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Cloud Services / Operations / Security

Open Sourcing AWS Cedar Is a Game Changer for IAM

The launch of Cedar is a tectonic shift in the IAM space, making it clear that the problem of in-app permissions has grown too big to ignore.
Jun 12th, 2023 10:00am by
Featued image for: Open Sourcing AWS Cedar Is a Game Changer for IAM
Image by Ylanite Koppens from Pixabay.

In today’s cloud native world, managing permissions and access control has become a critical challenge for many organizations. As applications and microservices become more distributed, it’s essential to ensure that only the right people and systems have access to the right resources.

However, managing this complexity can be difficult, especially as teams and organizations grow. That’s why the launch of Cedar, a new open source project from Amazon Web Services, is a tectonic shift in the identity and resource management (IAM) space, making it clear that the problem of in-app permissions has grown too big to ignore.

Traditionally, organizations have relied on access control lists (ACLs) and role-based access control (RBAC) to manage permissions. However, as the number of resources and users grows, it becomes difficult to manage and scale these policies. This is where policy as code emerges as a de facto standard. It enables developers to write policies as code, which can be versioned, tested and deployed like any other code. This approach is more scalable, flexible and auditable than traditional approaches.

The Advantages of Cedar

Aside from impressive performance, one of the most significant advantages of Cedar is its readability. The language is designed to be extremely readable, empowering even nontechnical stakeholders to read it (if not write it) for auditing purposes. This is critical in today’s world, where security and compliance are top priorities.

Cedar policies are written in a declarative language, which means they can be easily understood and audited. Cedar also offers features like policy testing and simulation, which make it easier to ensure that policies are enforced correctly.

Unlike some other policy languages, Cedar adheres to a more strict and structured syntax, which provides its aforementioned readability, emphasis on safety by default (i.e., deny by default), and more assurances on correctness/security thanks to verification-guided development.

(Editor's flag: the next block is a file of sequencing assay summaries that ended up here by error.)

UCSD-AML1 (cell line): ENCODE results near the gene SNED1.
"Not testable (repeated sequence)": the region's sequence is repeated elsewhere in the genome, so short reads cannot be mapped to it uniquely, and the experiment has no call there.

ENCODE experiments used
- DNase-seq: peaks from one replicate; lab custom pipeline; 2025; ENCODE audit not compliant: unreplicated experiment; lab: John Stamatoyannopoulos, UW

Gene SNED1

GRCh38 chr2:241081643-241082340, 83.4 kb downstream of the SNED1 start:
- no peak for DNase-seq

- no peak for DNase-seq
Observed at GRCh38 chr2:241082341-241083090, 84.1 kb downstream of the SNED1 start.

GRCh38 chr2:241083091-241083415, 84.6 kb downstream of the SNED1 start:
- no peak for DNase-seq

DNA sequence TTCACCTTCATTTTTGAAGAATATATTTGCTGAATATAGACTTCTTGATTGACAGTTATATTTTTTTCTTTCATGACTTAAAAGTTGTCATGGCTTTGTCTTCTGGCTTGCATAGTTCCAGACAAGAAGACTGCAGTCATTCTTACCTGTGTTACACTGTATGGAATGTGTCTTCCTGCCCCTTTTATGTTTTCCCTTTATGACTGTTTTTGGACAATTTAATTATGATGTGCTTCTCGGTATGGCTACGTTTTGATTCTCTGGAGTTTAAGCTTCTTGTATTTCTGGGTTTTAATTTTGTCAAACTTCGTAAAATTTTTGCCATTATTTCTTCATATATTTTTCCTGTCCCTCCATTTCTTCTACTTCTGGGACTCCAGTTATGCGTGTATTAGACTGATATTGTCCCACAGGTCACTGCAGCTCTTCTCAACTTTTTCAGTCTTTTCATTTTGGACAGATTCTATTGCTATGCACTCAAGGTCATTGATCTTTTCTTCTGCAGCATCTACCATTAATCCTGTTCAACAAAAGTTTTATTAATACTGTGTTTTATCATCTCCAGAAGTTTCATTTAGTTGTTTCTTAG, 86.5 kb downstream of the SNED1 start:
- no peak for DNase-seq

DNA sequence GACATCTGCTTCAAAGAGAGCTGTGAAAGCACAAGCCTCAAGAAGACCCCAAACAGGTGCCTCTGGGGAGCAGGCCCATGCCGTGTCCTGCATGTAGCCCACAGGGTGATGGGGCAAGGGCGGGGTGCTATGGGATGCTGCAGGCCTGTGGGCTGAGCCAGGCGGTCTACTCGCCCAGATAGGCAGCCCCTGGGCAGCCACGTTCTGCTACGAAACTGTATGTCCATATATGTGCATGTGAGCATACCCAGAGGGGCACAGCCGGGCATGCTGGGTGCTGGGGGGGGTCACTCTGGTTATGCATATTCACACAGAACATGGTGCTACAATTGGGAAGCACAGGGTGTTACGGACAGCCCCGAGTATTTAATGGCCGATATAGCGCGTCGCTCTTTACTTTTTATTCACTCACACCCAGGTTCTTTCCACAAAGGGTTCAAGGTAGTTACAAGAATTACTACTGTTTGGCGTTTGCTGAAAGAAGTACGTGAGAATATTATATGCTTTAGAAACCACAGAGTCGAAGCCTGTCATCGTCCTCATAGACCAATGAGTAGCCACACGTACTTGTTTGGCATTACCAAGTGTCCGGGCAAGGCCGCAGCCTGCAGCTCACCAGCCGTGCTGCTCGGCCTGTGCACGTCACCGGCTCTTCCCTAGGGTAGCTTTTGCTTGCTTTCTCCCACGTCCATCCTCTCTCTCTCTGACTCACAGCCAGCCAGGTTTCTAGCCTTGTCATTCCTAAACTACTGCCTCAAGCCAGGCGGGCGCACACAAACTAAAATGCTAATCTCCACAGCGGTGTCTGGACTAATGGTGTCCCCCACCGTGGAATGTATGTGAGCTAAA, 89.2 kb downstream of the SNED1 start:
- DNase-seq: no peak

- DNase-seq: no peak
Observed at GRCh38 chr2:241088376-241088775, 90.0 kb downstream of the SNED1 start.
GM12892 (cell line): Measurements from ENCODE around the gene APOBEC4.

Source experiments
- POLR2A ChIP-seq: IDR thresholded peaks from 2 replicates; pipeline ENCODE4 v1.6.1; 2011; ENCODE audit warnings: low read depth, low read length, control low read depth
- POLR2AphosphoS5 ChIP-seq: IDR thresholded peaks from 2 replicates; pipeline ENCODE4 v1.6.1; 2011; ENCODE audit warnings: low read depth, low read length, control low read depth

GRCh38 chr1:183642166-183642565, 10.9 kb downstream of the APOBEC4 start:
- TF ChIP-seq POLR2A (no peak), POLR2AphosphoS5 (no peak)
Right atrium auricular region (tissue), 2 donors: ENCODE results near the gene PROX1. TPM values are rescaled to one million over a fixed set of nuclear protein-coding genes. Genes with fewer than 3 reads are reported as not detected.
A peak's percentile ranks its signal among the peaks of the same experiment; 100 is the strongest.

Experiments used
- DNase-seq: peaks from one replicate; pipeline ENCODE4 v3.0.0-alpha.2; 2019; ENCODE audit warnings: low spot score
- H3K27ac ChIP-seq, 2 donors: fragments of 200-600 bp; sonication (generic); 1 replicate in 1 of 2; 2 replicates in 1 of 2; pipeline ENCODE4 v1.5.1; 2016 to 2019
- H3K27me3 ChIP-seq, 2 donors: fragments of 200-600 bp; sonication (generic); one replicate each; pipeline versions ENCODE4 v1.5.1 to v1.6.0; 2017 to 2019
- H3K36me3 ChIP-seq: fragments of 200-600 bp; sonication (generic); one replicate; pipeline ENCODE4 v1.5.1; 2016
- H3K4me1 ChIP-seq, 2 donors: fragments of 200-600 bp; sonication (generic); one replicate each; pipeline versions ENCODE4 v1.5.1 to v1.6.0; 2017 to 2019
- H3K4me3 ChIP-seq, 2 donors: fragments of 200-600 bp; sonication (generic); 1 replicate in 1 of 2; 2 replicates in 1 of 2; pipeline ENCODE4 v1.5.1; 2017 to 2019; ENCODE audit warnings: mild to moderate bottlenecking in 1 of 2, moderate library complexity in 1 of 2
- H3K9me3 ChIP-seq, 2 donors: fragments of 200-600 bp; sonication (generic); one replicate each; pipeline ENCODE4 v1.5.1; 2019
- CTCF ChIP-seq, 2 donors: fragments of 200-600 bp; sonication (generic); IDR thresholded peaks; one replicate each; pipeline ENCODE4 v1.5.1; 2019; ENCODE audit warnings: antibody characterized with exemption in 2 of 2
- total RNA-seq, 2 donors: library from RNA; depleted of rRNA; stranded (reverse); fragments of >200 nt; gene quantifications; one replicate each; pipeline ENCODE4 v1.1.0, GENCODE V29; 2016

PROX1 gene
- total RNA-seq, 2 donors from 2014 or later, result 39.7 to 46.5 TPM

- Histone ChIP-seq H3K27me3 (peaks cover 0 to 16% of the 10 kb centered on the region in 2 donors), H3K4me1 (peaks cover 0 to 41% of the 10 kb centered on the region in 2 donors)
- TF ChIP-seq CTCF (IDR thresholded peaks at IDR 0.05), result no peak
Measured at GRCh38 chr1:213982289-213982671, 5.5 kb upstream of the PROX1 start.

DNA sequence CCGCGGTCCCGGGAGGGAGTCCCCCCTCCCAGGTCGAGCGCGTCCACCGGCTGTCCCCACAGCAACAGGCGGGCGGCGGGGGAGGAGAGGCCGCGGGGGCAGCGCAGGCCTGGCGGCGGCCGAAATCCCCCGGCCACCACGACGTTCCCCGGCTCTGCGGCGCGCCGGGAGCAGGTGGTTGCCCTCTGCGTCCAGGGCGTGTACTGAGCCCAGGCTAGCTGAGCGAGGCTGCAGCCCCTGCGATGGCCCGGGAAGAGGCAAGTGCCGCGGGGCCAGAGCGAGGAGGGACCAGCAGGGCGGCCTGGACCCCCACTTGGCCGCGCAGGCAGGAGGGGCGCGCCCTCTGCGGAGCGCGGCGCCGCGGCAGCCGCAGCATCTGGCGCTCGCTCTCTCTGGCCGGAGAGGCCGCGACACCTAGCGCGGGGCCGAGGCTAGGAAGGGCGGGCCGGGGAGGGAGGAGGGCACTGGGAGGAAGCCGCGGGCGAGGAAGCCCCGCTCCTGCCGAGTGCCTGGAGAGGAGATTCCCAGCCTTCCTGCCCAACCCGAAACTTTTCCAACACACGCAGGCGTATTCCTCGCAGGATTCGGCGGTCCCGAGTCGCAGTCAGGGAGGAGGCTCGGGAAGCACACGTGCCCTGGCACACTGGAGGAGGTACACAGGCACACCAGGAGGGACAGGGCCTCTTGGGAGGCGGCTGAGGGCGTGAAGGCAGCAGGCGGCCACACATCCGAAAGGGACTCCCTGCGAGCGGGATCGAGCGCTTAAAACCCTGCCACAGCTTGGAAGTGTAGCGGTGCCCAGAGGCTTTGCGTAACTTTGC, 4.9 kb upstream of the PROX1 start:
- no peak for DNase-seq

Open Source Supporting Open Source

AWS has recognized the huge challenge that is application-level access control and strives to make Cedar easily consumed within its cloud via Amazon Verified Permissions (AVP). But what about on-premises deployments or other clouds? This is where other open source projects come into play.

With Cedar-Agent, developers can easily run Cedar as a standalone agent (just like Open Policy Agent) wherever they need it. And with OPAL, developers can manage Cedar-Agent at scale, from a unified event-driven control plane. OPAL makes sure that agents like OPA, AVP (Amazon Verified Permissions) and Cedar-Agent are loaded with the policy and data they need in real time.

Permit’s Unified Platform for Policy as Code

As developers, being polyglot and avoiding lock-in enables us to choose the right tool for the right job. With Permit’s SaaS platform, developers can choose between OPA’s Rego, AWS Cedar or any other tool as their policy engine of choice. And by leveraging Permit’s low code/no-code interfaces, RBAC and ABAC policy as code will be automatically generated so that users can take full advantage of policy as code without having to learn a new language.

Conclusion

The launch of AWS’ Cedar is a tectonic shift in the IAM space. It’s clear that the problem of in-app permissions has grown too big to ignore. Policy as code has emerged as a de facto standard, and tools like OPAL and Permit.io are making it easier for developers to write and manage policies at scale. Cedar’s readability and testing features make it an attractive choice for many organizations looking to manage permissions in a scalable, auditable and flexible way.

As the ecosystem continues to expand, we’ll likely see more tools and systems adopting policy as code as the preferred approach to managing permissions and access control in the cloud.

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